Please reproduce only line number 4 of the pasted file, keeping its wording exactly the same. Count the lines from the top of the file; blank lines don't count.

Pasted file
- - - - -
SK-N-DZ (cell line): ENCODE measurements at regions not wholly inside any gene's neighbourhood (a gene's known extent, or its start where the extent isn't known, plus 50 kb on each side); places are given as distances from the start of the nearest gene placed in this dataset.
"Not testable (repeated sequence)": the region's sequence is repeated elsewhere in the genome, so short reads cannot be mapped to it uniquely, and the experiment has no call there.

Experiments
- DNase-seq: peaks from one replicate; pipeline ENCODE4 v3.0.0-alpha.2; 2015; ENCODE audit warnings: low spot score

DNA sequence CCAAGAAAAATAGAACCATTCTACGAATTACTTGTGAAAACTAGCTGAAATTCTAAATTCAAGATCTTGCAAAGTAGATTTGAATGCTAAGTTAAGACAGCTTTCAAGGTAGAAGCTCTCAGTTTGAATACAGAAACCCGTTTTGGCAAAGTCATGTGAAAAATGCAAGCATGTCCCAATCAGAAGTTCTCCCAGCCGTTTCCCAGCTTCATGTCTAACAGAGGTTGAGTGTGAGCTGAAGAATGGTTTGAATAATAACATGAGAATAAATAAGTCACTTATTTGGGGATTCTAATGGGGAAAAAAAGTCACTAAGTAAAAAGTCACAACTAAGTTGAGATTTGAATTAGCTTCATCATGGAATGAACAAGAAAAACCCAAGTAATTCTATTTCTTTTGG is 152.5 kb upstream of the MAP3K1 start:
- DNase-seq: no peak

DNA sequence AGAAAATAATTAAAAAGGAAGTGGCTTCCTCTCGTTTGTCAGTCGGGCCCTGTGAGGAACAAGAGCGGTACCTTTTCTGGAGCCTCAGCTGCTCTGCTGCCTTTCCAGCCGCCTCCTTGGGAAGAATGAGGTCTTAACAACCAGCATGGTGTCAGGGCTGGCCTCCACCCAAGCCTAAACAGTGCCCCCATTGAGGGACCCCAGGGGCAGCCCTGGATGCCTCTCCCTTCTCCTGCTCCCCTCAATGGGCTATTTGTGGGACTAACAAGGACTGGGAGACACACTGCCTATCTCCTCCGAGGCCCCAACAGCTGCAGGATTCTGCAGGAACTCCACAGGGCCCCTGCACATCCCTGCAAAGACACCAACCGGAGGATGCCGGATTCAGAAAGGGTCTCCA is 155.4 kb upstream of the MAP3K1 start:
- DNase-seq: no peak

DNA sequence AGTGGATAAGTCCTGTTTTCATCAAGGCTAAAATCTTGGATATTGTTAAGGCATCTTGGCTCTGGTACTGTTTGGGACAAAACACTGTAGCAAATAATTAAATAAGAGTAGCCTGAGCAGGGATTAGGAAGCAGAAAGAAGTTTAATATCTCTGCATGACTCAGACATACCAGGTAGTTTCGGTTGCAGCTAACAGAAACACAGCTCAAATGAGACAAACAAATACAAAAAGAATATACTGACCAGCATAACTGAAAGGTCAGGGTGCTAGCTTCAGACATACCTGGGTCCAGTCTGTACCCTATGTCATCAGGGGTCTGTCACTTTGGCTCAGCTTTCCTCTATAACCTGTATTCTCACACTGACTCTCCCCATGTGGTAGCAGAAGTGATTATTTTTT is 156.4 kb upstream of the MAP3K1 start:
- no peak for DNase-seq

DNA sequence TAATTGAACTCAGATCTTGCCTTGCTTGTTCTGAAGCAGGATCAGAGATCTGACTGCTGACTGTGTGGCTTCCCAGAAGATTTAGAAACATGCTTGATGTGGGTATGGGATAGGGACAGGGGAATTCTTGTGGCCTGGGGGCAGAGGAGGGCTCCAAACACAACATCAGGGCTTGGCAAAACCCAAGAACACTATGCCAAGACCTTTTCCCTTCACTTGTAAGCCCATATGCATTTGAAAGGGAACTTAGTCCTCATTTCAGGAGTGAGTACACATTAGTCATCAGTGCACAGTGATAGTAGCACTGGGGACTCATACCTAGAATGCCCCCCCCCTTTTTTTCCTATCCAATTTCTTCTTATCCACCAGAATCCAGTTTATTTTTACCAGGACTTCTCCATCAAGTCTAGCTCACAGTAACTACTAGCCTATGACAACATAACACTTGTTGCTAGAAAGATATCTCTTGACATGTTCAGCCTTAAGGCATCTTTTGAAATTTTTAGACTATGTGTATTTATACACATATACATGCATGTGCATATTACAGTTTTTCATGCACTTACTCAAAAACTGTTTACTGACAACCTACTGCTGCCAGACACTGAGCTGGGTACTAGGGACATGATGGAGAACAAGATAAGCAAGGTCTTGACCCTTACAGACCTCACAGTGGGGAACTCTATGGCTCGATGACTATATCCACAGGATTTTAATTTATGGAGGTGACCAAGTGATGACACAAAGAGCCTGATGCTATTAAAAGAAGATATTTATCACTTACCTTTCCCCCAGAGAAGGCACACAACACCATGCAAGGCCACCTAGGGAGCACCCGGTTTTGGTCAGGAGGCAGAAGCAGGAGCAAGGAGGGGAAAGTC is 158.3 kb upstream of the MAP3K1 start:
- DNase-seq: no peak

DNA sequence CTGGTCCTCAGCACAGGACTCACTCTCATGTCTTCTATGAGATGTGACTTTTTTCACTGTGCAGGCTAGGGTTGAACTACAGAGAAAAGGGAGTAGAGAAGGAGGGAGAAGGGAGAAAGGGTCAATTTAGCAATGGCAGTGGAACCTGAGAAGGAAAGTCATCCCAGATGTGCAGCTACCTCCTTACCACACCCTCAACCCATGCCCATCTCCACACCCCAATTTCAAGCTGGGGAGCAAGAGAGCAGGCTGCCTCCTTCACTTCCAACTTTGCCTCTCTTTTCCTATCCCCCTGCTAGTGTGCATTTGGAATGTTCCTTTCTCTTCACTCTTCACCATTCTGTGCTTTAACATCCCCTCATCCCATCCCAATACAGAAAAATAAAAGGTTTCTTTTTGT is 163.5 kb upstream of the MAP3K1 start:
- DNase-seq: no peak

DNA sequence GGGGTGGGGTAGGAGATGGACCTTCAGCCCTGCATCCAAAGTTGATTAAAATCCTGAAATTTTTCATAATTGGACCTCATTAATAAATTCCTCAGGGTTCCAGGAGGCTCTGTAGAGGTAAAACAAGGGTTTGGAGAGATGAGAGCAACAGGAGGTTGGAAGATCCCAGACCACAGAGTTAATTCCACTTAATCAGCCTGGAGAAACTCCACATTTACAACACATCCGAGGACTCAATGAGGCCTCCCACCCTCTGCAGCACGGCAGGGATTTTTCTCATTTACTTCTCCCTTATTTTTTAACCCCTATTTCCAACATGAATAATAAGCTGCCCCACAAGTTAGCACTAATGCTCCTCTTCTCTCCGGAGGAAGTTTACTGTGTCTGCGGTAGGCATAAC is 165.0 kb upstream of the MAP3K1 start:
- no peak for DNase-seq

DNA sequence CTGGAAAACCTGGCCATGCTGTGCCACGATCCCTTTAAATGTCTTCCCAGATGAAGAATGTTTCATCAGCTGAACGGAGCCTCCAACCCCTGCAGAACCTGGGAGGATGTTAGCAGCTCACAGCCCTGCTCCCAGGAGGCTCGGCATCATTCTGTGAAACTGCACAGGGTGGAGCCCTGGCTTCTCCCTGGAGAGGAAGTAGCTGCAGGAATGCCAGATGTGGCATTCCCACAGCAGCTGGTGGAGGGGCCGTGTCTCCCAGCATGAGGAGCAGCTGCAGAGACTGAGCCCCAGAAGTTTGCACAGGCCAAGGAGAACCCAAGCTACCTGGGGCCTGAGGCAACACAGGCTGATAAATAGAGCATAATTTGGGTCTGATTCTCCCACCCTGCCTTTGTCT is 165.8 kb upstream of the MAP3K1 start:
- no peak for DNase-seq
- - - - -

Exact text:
- DNase-seq: peaks from one replicate; pipeline ENCODE4 v3.0.0-alpha.2; 2015; ENCODE audit warnings: low spot score